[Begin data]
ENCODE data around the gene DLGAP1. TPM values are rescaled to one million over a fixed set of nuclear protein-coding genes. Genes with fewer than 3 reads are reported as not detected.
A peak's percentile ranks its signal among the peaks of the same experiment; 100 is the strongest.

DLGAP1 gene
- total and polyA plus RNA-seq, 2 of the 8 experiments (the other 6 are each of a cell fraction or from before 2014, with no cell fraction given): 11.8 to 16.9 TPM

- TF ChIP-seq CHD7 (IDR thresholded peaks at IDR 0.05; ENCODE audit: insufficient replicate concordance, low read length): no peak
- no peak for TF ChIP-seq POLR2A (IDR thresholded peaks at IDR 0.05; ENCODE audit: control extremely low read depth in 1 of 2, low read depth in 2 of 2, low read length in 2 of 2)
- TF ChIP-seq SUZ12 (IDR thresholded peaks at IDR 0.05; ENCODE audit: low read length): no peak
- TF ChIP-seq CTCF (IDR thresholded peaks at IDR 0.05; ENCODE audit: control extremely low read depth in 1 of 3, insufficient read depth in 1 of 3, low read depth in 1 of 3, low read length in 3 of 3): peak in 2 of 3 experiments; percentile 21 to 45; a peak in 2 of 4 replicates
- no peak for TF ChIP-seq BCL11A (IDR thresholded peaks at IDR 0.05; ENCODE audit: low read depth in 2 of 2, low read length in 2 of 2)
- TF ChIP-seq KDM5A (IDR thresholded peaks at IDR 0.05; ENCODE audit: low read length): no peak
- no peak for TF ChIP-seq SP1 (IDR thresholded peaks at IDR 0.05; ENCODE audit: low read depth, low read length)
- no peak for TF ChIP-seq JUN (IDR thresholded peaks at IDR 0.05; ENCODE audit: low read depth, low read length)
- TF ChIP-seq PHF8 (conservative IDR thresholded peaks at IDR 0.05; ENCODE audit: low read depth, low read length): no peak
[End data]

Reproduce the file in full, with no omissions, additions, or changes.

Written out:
ENCODE data around the gene DLGAP1. TPM values are rescaled to one million over a fixed set of nuclear protein-coding genes. Genes with fewer than 3 reads are reported as not detected.
A peak's percentile ranks its signal among the peaks of the same experiment; 100 is the strongest.

DLGAP1 gene
- total and polyA plus RNA-seq, 2 of the 8 experiments (the other 6 are each of a cell fraction or from before 2014, with no cell fraction given): 11.8 to 16.9 TPM

- TF ChIP-seq CHD7 (IDR thresholded peaks at IDR 0.05; ENCODE audit: insufficient replicate concordance, low read length): no peak
- no peak for TF ChIP-seq POLR2A (IDR thresholded peaks at IDR 0.05; ENCODE audit: control extremely low read depth in 1 of 2, low read depth in 2 of 2, low read length in 2 of 2)
- TF ChIP-seq SUZ12 (IDR thresholded peaks at IDR 0.05; ENCODE audit: low read length): no peak
- TF ChIP-seq CTCF (IDR thresholded peaks at IDR 0.05; ENCODE audit: control extremely low read depth in 1 of 3, insufficient read depth in 1 of 3, low read depth in 1 of 3, low read length in 3 of 3): peak in 2 of 3 experiments; percentile 21 to 45; a peak in 2 of 4 replicates
- no peak for TF ChIP-seq BCL11A (IDR thresholded peaks at IDR 0.05; ENCODE audit: low read depth in 2 of 2, low read length in 2 of 2)
- TF ChIP-seq KDM5A (IDR thresholded peaks at IDR 0.05; ENCODE audit: low read length): no peak
- no peak for TF ChIP-seq SP1 (IDR thresholded peaks at IDR 0.05; ENCODE audit: low read depth, low read length)
- no peak for TF ChIP-seq JUN (IDR thresholded peaks at IDR 0.05; ENCODE audit: low read depth, low read length)
- TF ChIP-seq PHF8 (conservative IDR thresholded peaks at IDR 0.05; ENCODE audit: low read depth, low read length): no peak